Doctor Ni Dyanatdari
Mr. Savakshah Manchershah Todywalla was not only an effective Lecturer on the esoteric knowledge of Ilm-e-Khshnoom but also an extremely gifted and competent astrologer. He was approached by people, rich and poor, who always returned satisfied with his horoscope readings. Yet, he never accepted a rupee or even a gift for his valuable services . He sincerely believed that the quality of services rendered by priests, astrologers, doctors, teachers, lawyers and the like, would be of a very high standard if not tainted by the lure of the lucre.
Often, he would refer to the Achaemenian and the Sassanian times when members of these professions and their families were maintained by the Crown or were allowed to charge a predetermined one time fee by way of cattle, crops, camels ,etc. for a specific service. The Law of Limit and Justice was strictly adhered to, nipping mercenaries in the bud. With a mischievous twinkle in his eye, he would ask us to visualize a scene where a doctor, on opening the doors of his clinic, would send up a prayer that God may send him a string of patients that day. “Can a physician pray for the flourishing of diseases to augment his income?” he would ask.
This month, we observed the annual baaj of the great Dr.(Ervad) Edulji Hormusji Coyaji of Pune. He had had the good fortune to come under the direct influence of our revered Ustad Saheb Behramshah Nowrojee Shroff. Dr. Coyaji, a noble soul, toiled 365 X 24 with his focus on healing, never on his bank balance. In fact, he kept in his clinic, a money box into which his poor patients could deposit any small sum according to their mite or none at all ! His fame as a very successful doctor spread far and wide and his own philanthropy inspired the affluent not only to sponsor such services but also to donate huge mansions to be converted into hospitals for the benefit of the poor.
The highest qualification of a truly great doctor is always the compassion he bears for the suffering of his patients. When a patient approaches a physician for help, he is already groaning under the weight of his ailment and if, genuinely poor, he is doubly burdened by his physical suffering and his poverty.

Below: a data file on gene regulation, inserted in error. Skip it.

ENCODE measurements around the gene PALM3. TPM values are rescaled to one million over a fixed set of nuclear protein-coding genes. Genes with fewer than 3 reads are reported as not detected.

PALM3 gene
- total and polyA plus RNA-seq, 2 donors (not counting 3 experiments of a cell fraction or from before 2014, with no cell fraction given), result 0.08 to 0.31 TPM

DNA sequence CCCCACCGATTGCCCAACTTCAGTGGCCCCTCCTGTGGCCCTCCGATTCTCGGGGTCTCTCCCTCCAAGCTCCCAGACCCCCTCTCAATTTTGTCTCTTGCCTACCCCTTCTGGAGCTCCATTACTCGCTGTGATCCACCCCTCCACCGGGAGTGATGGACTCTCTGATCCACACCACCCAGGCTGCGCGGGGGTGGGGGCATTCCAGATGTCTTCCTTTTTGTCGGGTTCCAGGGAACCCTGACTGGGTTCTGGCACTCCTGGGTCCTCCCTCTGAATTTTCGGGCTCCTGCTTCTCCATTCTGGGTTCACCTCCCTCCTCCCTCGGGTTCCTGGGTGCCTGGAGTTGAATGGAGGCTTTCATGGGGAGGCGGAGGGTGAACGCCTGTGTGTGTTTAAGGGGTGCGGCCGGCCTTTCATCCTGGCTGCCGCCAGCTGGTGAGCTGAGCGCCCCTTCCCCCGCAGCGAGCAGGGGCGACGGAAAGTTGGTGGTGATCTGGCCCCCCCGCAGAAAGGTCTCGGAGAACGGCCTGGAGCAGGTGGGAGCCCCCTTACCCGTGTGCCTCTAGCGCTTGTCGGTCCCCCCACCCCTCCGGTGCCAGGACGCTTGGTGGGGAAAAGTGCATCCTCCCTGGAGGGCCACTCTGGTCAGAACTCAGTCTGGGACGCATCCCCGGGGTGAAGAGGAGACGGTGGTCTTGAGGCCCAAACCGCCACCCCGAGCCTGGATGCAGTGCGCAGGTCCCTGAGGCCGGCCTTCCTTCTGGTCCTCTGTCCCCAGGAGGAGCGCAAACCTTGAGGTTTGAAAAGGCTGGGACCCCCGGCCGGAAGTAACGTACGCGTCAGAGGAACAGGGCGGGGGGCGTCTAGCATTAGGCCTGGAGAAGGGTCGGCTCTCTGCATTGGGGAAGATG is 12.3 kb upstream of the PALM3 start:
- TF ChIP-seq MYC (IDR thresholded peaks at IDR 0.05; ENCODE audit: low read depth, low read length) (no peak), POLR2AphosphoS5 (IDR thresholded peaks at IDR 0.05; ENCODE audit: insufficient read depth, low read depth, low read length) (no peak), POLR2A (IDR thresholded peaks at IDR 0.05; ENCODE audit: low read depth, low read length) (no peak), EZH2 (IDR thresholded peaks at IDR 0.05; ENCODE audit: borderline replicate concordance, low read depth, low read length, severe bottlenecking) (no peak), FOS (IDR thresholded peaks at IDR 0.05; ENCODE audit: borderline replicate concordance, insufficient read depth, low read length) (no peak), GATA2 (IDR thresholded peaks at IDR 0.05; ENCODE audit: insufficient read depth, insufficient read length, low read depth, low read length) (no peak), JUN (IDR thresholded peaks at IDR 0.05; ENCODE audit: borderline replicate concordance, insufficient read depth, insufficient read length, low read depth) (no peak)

According to our religious beliefs, such suffering is a kind of Karmic retribution arising from our lifestyle in this or some previous birth. The sooner and the more gracefully we manage to acquit ourselves of our Karmic debts, the sooner do we move towards the state of tanpasin .(free from rebirth). Yet, primarily, we need the fitness of our physical self to achieve this goal. Thus, a doctor plays a very important role in Nature’s Scheme of Things when he truly heals , repairs, restores !
No profession is free from professional hazards. A doctor is always vulnerable to contracting some serious disease while treating his patient. Worse still, the nature of his duties constantly exposes him to various types of “invisible microbes”, druji ( Hikra, Buji, Nasu, ). If he practices his art selflessly, while attempting to observe (in whatever limited way his profession permits) religious disciplines (tarikats), Nature shall shield him from or at least minimize the ill effects of such drujis. The blessings he earns from curing or bringing relief to his patients may likewise protect him.
These days, patients are being treated as mere case papers. Knowledge and not wisdom, cleverness and not common sense, greed and not empathy taint the healing approach of many a wayward doctor. Some say that the pharmaceutical industry has turned into a hydra headed monster that devours patients and leads the physician astray to an extent that the medicine often proves worse than the malady !
If a doctor falls prey to sops offered by such corporate giants, if he leads his innocent patient into the labyrinth of needless pathological and radiological investigations, if he offers him as a scapegoat on the altar of the surgical table when surgery is superfluous, may God help him for turning his clinic into a mint for printing hard currency. Undoubtedly, money is a harsh reality of life today when there is no Royal Treasury to maintain the doctor and his family. Yet this is not a license for the physician or surgeon to ruthlessly relieve his patient of cash when he should be relieving him of suffering and disease . Else, the patients shall feel compelled to say, “ Physician, heal thyself ! ”
True healing does not demand a state of art set up; it just needs compassion and a spirit to serve.
1) “Khodai Marg” by respected Bomanji Burjorji Rivetna.
2) The Tavil Of Vendidad by Dr. Saheb Framroze Sorabji Chiniwalla, pages 258-261.
Courtest : k k <K F Keravala
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